Small businesses suffer when local governments try to enforce federal immigration laws. Indeed, bad immigration policy is bad business. Suffolk County is a case in point.
The Suffolk County Legislature is considering a local version of the federal E-Verify system – an error-ridden, electronic employment verification program. Under this misguided proposal, local business owners would be responsible for verifying every potential employee’s immigration status. Under its sister legislation, companies that did business with the county would also have to prove that they use the E-verify system. This is a waste of time and money.
Businesses are already required to verify workers’ employment eligibility through the I-9 form. Mandating that all employers implement the local E-Verify system would place unnecessary burden and expense on local businesses while doing nothing to stop unscrupulous employers from hiring workers under the table. Requiring the county to conduct business only with those who implement the system would discourage companies from doing business with us.
Business leaders have the right and the responsibility to oppose bad immigration policies. They need to be empowered to fight for better policies, and we, as immigrants’ rights advocates, can give them the tools to do so.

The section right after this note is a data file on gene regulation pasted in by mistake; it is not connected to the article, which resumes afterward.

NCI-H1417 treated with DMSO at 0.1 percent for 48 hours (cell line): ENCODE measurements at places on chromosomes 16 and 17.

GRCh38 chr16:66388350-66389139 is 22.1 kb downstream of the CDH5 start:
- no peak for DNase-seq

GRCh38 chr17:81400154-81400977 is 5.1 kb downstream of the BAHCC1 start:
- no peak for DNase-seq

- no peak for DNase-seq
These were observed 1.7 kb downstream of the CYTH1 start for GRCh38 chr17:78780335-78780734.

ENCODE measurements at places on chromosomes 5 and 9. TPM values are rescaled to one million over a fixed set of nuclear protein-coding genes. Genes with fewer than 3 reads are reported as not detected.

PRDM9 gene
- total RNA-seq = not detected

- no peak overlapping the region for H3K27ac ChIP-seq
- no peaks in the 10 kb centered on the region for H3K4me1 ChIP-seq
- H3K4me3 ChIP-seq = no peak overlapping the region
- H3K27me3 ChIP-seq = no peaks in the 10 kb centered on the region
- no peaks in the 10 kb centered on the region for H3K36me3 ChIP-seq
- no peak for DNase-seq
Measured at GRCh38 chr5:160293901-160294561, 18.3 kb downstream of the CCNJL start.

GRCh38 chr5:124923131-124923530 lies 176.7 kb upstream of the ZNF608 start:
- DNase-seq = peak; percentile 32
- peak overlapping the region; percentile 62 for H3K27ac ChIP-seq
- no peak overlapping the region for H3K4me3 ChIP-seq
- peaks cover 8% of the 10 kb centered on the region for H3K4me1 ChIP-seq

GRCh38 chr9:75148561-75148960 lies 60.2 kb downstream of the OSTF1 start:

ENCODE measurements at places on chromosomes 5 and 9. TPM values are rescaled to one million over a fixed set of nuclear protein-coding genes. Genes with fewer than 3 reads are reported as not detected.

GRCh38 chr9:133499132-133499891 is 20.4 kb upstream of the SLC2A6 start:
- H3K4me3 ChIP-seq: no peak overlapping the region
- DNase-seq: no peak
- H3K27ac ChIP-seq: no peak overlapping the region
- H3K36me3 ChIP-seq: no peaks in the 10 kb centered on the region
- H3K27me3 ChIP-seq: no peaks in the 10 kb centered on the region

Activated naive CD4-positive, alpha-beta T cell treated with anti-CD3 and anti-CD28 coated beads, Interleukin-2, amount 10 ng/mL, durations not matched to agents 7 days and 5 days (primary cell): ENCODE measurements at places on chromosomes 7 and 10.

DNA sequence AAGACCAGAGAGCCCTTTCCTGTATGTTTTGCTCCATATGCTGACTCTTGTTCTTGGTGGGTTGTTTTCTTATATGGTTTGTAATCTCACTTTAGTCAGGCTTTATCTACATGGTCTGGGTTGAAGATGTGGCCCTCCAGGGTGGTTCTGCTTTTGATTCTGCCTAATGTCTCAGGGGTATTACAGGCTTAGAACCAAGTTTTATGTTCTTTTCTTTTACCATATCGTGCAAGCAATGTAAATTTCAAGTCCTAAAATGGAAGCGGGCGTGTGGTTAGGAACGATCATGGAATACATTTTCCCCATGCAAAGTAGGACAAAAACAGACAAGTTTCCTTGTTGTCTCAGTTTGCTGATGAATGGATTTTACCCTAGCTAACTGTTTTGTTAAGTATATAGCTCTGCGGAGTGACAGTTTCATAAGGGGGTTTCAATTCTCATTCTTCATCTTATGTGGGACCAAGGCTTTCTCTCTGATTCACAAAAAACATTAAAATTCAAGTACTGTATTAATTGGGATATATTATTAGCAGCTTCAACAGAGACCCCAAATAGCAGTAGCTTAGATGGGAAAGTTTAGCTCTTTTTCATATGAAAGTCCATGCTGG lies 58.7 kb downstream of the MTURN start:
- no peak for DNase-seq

In the next chapter of the NYCLU’s 2011 immigrants’ rights campaign, we will hold a workshop for the business community on Nov. 17 at Touro Law School. Our three speakers will discuss how immigration enforcement policies affect businesses, discuss how immigrants contribute positively to the economy, and address business owners’ concerns that arise when dealing with these regulations.
In Arizona and Alabama, we have already seen the negative effects of anti-immigrant laws on local commerce. In Arizona, tourists cancelled vacations and businesses and trade associations moved their conferences elsewhere. In Alabama, Latino residents fled en masse, harming the state’s economy. Driving immigrants away through poor immigration policy would be disastrous on Long Island, where immigrants own one-quarter of businesses.
Long Island can do better, and we will do better. We already know that immigrants have a strong, positive impact on the economy; now we need to make sure everyone knows. Businesses can learn to advocate against costly, nonsensical immigration policies. And we can change the way Long Island treats immigrants—together.
Advocating Across Borders: Immigrants, Businesses and the Economy
Thursday, November 17th at 6:30 p.m.
Touro Law School
Faculty Conference Room
225 Eastview Drive, Central Islip
Patrick Young, Esq.
Central American Refugee Center
David Dyssegaard Kallick
Fiscal Policy Institute
Eric Horn, Esq.
Law Office of Eric Horn